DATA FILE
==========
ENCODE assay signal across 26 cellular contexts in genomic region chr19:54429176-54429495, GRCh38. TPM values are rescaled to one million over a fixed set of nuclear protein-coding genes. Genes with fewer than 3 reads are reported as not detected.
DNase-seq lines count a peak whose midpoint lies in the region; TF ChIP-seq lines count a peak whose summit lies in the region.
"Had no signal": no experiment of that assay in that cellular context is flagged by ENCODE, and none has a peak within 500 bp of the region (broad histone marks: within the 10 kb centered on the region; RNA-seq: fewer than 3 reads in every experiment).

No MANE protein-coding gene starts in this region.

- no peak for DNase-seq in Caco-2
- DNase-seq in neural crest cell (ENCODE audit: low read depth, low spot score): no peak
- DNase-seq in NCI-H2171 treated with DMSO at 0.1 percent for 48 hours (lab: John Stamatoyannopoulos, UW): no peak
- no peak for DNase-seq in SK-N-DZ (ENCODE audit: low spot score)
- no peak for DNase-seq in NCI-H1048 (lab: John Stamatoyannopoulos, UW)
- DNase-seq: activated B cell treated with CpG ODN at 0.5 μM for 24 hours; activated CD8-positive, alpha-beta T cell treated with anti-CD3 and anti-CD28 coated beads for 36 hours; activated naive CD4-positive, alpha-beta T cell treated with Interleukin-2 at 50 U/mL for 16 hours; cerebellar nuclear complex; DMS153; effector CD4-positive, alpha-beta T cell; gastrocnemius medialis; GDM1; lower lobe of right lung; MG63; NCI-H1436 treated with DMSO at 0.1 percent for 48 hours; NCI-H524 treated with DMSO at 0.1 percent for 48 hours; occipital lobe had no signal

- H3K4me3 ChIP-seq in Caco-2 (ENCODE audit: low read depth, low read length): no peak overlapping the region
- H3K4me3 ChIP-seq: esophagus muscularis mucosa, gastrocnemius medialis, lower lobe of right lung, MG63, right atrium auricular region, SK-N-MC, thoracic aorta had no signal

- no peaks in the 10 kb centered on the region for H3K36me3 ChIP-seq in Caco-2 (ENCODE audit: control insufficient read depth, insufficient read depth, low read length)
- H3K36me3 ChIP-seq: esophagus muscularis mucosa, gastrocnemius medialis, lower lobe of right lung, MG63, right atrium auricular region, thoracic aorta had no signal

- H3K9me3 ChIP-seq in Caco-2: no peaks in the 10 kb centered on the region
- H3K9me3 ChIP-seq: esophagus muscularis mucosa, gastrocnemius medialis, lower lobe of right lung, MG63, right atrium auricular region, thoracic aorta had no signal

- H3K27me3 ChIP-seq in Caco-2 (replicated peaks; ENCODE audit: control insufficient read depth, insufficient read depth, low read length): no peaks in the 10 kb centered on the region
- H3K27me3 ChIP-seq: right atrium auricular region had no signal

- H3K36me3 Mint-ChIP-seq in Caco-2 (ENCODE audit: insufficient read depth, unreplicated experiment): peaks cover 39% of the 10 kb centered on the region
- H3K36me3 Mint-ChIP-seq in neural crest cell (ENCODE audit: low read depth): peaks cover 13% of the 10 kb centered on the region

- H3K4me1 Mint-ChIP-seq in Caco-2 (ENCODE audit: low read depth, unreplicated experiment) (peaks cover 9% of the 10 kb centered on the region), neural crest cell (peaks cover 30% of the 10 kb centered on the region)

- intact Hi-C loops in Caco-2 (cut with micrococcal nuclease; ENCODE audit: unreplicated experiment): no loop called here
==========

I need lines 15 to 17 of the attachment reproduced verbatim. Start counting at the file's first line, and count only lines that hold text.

- H3K9me3 ChIP-seq in Caco-2: no peaks in the 10 kb centered on the region
- H3K9me3 ChIP-seq: esophagus muscularis mucosa, gastrocnemius medialis, lower lobe of right lung, MG63, right atrium auricular region, thoracic aorta had no signal

- H3K27me3 ChIP-seq in Caco-2 (replicated peaks; ENCODE audit: control insufficient read depth, insufficient read depth, low read length): no peaks in the 10 kb centered on the region